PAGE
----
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J Palliat Med. 2018 Sep;21(9):1272-1277. doi: 10.1089/jpm.2017.0375. Epub 2018 Jun 29.

Expanding Palliative Medicine across Care Settings: One Health System Experience.

Author information

1
1 Division of Geriatrics, General Internal Medicine and Palliative Medicine, University of Arizona College of Medicine , Phoenix, Arizona.
2
2 Department of Pharmacy, Banner University Medical Center , Phoenix, Arizona.
3
3 Division of Medical Oncology, Department of Medicine, Duke Cancer Institute , Duke Fuqua School of Business, Durham, North Carolina.
4
4 University of Arizona , College of Medicine, Center on Aging, Tucson, Arizona.
5
5 Department of Medicine and Palliative and Advanced Illness Research Center, Perelman School of Medicine, University of Pennsylvania , Philadelphia, Pennsylvania.

Abstract

BACKGROUND:

The success of our hospital-based Palliative Care program stimulated requests to duplicate the program across the health system continuum of care.

OBJECTIVE:

To develop a model of care focused on a high-need, high-cost population that could be implemented across all care settings, including hospitals and patients' homes.

METHODS:

To fiscally support program expansion from hospital to home, we conducted a retrospective cost analysis for home-based Palliative Care (HBPC)-enrolled patients with continuous claims months before program enrollment through date of death. The HBPC enrollees were evaluated against a cohort group of CMS (Centers for Medicare & Medicaid Service) and Medicare Advantage patients who did not participate in the HBPC program (nā€‰=ā€‰3135). Twenty-one months of claims leading up to the date of death were evaluated for both populations. The analysis was designed to test whether Palliative Care patients demonstrated less overall claims expense and service utilization in the same periods as patients without Palliative Care. Claim months were grouped into three-month clusters for evaluation and statistical testing of per member per month utilization and cost.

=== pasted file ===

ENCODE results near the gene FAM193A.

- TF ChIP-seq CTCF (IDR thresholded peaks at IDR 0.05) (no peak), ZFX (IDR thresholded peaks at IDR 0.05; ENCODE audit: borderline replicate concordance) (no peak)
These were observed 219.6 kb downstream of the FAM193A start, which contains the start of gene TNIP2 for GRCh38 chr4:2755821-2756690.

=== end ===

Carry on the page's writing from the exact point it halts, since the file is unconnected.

RESULTS:

Overall, HBPC patients demonstrated significantly less service utilization and cost in the months leading up to death. Cost differences were primarily driven by clear cost divergence in the last three months of life [$9,843 (PC) vs. $27,530 (C)]. Our program grew from a hospital-based program to include the establishment of a home-based program.

CONCLUSION:

Palliative Care programs can successfully expand outside hospital walls to serve a high need/high-cost patient population.

KEYWORDS:

community-based palliative care; palliative care; population health

PMID:
29957094
DOI:
10.1089/jpm.2017.0375

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